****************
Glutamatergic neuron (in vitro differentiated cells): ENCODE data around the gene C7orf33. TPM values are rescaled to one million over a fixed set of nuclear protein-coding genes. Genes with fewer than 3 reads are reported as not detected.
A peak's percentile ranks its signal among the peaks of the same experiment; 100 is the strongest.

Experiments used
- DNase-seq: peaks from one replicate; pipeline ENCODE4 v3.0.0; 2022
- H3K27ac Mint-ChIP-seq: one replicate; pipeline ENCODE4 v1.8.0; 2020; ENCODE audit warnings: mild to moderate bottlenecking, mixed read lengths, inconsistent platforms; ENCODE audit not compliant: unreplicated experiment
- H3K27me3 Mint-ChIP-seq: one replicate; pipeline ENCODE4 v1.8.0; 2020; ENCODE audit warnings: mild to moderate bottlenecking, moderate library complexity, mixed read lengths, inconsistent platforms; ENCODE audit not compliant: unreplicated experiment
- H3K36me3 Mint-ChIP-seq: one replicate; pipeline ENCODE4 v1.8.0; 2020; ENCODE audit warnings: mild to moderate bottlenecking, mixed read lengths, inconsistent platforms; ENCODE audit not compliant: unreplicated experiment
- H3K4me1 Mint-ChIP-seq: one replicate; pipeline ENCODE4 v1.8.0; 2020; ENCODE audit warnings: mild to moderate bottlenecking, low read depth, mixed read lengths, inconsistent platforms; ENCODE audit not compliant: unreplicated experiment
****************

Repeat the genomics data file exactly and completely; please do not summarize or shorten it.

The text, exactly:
Glutamatergic neuron (in vitro differentiated cells): ENCODE data around the gene C7orf33. TPM values are rescaled to one million over a fixed set of nuclear protein-coding genes. Genes with fewer than 3 reads are reported as not detected.
A peak's percentile ranks its signal among the peaks of the same experiment; 100 is the strongest.

Experiments used
- DNase-seq: peaks from one replicate; pipeline ENCODE4 v3.0.0; 2022
- H3K27ac Mint-ChIP-seq: one replicate; pipeline ENCODE4 v1.8.0; 2020; ENCODE audit warnings: mild to moderate bottlenecking, mixed read lengths, inconsistent platforms; ENCODE audit not compliant: unreplicated experiment
- H3K27me3 Mint-ChIP-seq: one replicate; pipeline ENCODE4 v1.8.0; 2020; ENCODE audit warnings: mild to moderate bottlenecking, moderate library complexity, mixed read lengths, inconsistent platforms; ENCODE audit not compliant: unreplicated experiment
- H3K36me3 Mint-ChIP-seq: one replicate; pipeline ENCODE4 v1.8.0; 2020; ENCODE audit warnings: mild to moderate bottlenecking, mixed read lengths, inconsistent platforms; ENCODE audit not compliant: unreplicated experiment
- H3K4me1 Mint-ChIP-seq: one replicate; pipeline ENCODE4 v1.8.0; 2020; ENCODE audit warnings: mild to moderate bottlenecking, low read depth, mixed read lengths, inconsistent platforms; ENCODE audit not compliant: unreplicated experiment